5 Ways to Encourage a Child Who Struggles
When my husband was little he had a hard time in school. He struggled, and that struggle led to a number of insecurities. Fortunately, while he was still young his parents discovered he had dyslexia. His parents worked with him to correct the problem, but he was still left with a low self-esteem. After years of encouragement, he was able to heal from the early pain of those struggles.
It’s not easy being a child who has a difficult time or hasn’t found his niche. It’s even tougher when a child thinks he’s found his niche, but then he’s not successful or he has a sibling who’s a natural. Encouraging children goes a long way in helping kids reach their potential. If you have children who struggle, here are 5 ways to encourage them.
1. Praise little steps and tiny victories.
For the child who struggles, try not to constantly treat them like an improvement project. Instead, focus on what they’re doing right, and well. Even if it’s something small, praise that effort. And remember that research shows that children have greater improvement in academic efforts when they feel like the key to success is hard work, not innate intelligence.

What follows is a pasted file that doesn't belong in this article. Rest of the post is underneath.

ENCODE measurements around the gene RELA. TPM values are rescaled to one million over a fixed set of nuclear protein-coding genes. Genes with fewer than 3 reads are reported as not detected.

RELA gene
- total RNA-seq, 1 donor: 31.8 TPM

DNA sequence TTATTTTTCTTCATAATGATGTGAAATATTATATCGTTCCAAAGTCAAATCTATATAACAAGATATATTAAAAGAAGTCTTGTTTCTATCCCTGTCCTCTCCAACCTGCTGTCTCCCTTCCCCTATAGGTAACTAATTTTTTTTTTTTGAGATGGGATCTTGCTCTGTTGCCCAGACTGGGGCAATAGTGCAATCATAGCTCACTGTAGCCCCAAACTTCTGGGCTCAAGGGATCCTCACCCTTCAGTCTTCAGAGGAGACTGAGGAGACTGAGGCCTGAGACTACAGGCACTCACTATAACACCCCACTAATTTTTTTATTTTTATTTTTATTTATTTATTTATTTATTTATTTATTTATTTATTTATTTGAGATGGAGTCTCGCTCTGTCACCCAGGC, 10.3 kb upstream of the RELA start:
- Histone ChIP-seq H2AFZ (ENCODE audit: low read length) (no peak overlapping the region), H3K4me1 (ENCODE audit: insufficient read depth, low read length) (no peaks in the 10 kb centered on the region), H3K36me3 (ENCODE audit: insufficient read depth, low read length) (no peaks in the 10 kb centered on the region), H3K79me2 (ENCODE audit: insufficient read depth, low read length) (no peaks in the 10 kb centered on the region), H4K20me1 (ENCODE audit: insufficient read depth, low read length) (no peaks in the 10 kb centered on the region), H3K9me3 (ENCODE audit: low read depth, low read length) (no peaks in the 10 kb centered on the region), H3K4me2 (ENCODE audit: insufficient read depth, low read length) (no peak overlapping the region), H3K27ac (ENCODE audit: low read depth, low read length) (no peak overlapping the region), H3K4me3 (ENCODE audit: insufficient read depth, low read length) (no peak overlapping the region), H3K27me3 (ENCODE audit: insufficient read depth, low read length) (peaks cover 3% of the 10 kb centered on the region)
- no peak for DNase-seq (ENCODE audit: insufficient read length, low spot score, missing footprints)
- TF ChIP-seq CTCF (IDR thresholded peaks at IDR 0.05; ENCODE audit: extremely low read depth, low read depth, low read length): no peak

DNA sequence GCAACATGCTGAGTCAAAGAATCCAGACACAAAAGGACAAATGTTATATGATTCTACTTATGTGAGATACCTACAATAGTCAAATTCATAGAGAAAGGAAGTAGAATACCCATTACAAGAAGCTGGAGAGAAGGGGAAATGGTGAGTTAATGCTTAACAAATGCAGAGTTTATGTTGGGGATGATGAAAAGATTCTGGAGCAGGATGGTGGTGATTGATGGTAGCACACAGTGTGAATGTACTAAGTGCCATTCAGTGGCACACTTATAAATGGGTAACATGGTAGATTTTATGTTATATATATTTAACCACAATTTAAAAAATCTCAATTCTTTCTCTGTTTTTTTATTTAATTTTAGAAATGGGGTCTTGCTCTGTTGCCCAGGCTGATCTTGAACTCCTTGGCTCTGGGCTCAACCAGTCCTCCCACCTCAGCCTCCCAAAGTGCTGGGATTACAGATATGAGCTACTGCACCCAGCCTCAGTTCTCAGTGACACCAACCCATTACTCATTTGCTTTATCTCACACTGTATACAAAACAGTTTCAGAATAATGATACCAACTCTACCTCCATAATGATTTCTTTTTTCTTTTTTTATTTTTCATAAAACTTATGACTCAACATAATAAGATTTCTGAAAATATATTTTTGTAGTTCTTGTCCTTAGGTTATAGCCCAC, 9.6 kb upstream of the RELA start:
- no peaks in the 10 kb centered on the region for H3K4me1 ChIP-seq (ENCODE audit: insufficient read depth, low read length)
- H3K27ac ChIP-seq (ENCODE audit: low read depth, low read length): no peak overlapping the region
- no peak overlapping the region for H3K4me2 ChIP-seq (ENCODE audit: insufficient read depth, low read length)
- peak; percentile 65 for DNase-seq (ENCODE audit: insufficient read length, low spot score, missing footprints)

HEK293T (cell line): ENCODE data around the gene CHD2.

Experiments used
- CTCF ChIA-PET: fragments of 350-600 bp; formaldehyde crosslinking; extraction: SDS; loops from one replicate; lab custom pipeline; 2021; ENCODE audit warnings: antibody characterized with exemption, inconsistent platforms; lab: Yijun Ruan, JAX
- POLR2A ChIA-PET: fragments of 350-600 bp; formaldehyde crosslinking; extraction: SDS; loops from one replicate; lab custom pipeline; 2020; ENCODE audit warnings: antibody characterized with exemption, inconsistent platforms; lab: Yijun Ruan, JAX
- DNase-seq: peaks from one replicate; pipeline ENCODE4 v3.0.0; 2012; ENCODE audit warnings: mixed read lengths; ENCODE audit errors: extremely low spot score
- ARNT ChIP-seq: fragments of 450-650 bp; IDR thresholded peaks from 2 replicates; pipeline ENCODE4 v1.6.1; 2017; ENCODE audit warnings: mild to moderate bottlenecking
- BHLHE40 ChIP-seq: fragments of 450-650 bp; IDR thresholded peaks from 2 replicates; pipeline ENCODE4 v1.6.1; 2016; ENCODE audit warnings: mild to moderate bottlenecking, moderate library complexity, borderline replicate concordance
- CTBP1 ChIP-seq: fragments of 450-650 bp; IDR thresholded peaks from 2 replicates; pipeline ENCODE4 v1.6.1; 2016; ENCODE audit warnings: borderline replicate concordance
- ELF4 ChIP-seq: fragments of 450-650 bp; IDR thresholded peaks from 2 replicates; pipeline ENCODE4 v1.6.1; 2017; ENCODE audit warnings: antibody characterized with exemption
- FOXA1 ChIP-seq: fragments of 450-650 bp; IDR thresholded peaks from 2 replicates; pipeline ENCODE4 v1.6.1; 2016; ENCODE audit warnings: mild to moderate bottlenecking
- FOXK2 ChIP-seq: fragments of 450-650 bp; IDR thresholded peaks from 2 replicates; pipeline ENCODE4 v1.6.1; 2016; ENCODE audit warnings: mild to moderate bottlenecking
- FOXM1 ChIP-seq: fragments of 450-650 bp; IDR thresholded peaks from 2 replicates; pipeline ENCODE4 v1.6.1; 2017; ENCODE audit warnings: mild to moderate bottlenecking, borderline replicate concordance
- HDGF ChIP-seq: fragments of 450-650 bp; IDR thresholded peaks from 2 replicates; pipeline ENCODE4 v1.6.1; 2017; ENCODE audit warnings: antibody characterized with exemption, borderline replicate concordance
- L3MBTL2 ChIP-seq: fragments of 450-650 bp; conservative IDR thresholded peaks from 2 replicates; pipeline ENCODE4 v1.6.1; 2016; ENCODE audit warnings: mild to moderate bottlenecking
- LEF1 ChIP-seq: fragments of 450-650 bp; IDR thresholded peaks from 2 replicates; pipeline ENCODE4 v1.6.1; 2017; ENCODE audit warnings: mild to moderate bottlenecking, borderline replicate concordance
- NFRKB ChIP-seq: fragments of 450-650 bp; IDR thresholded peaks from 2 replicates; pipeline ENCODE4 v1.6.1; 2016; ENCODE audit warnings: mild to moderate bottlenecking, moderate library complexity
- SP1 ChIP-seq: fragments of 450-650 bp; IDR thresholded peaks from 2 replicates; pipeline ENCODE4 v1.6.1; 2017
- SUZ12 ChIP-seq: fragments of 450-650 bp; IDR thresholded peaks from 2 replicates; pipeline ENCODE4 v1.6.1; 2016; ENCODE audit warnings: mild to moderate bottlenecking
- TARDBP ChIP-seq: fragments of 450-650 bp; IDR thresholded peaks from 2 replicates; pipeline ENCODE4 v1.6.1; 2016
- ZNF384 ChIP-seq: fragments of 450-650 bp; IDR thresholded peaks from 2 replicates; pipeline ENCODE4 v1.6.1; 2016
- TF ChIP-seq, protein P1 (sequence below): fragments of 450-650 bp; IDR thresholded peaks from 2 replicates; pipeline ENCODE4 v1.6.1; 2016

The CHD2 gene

My daughter recently ran for elected office in her fifth-grade class. She didn’t win, but my husband and I made sure she knew how great we thought it was that she even got up and gave a speech to run for the office! Neither he nor I would’ve had the courage to do that when we were her age. So praise your child for trying, for going out of her comfort zone, and for not giving up.
3. Look for alternatives.
Bob Costas is a great sports announcer, but he would likely not make it as a professional athlete. If you have a child who loves something, but they don’t seem cut out for it, look for other ways they can get involved with their passion.
4. Love them for who they are.
Even a child who isn’t stellar in a particular area does have a gift that no one else has – being themselves. Be sure your child knows you love him for just being your son. Zero in on what makes your child special without his even trying – his great laugh, his kind heart, his thick head of hair!
5. Listen and comfort.
Be ready to listen to your child as they open up about their disappointment and heartache. If they’ll let you, hug them and hold them close. Tell them you love them, then do something they’ll enjoy.
Be ready to listen to your child as they open up about their disappointment and heartache.
Tell us! How do you encourage your children?